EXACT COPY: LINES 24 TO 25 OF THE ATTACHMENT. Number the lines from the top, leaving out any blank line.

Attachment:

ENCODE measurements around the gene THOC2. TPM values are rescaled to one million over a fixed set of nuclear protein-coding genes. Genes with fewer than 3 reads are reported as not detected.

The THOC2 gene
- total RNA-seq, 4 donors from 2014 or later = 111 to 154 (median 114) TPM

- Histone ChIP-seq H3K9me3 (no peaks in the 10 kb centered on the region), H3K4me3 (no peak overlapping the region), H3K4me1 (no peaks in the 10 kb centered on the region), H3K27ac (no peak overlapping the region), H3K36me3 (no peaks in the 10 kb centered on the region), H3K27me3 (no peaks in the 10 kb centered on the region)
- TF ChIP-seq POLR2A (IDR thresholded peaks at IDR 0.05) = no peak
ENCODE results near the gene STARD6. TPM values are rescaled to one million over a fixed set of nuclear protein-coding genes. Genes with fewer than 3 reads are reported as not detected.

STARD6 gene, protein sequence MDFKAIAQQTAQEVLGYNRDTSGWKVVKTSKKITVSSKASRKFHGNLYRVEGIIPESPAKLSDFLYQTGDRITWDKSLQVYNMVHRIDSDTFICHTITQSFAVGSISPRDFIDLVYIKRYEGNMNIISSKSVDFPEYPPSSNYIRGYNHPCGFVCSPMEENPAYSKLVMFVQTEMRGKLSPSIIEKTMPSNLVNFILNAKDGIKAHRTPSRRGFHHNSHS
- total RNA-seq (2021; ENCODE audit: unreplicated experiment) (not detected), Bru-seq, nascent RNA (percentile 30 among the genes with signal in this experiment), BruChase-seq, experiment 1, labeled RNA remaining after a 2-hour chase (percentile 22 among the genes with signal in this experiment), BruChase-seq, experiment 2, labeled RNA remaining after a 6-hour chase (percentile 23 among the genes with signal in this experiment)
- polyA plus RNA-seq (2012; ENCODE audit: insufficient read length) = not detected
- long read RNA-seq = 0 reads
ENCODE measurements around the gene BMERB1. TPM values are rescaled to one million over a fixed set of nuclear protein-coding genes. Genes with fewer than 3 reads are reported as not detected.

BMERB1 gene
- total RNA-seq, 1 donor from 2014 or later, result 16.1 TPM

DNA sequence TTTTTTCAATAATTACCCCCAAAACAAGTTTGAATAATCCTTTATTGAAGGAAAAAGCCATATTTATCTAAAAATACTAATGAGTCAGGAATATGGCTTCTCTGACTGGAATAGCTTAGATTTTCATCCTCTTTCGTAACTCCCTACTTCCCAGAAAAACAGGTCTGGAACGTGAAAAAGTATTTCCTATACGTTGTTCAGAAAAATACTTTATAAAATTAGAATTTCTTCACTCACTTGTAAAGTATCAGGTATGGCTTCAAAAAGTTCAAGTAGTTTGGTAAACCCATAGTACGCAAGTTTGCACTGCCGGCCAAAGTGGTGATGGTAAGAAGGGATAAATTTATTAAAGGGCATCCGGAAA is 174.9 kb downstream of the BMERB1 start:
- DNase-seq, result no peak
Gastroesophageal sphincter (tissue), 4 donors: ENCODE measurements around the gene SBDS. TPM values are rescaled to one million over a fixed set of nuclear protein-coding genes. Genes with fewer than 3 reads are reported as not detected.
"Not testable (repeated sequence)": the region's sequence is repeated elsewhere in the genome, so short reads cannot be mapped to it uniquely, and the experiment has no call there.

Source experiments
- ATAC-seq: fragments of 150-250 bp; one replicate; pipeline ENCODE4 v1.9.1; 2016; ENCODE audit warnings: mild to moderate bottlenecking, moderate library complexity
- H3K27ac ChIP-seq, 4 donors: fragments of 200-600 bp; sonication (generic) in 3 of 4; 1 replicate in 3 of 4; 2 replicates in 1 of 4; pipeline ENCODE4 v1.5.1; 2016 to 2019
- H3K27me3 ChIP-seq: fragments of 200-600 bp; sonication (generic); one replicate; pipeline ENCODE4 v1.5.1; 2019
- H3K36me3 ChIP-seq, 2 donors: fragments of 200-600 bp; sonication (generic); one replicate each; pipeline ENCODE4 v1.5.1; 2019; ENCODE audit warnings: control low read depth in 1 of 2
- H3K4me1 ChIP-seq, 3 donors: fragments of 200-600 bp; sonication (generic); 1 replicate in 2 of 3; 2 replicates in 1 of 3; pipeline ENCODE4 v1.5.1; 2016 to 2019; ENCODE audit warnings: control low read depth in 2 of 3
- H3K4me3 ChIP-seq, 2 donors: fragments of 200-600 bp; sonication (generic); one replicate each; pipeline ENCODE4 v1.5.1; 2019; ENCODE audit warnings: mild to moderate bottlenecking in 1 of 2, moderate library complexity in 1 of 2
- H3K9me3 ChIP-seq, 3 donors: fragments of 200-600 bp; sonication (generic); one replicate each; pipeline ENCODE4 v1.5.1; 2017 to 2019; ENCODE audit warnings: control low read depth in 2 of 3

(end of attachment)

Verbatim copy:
- H3K4me3 ChIP-seq, 2 donors: fragments of 200-600 bp; sonication (generic); one replicate each; pipeline ENCODE4 v1.5.1; 2019; ENCODE audit warnings: mild to moderate bottlenecking in 1 of 2, moderate library complexity in 1 of 2
- H3K9me3 ChIP-seq, 3 donors: fragments of 200-600 bp; sonication (generic); one replicate each; pipeline ENCODE4 v1.5.1; 2017 to 2019; ENCODE audit warnings: control low read depth in 2 of 3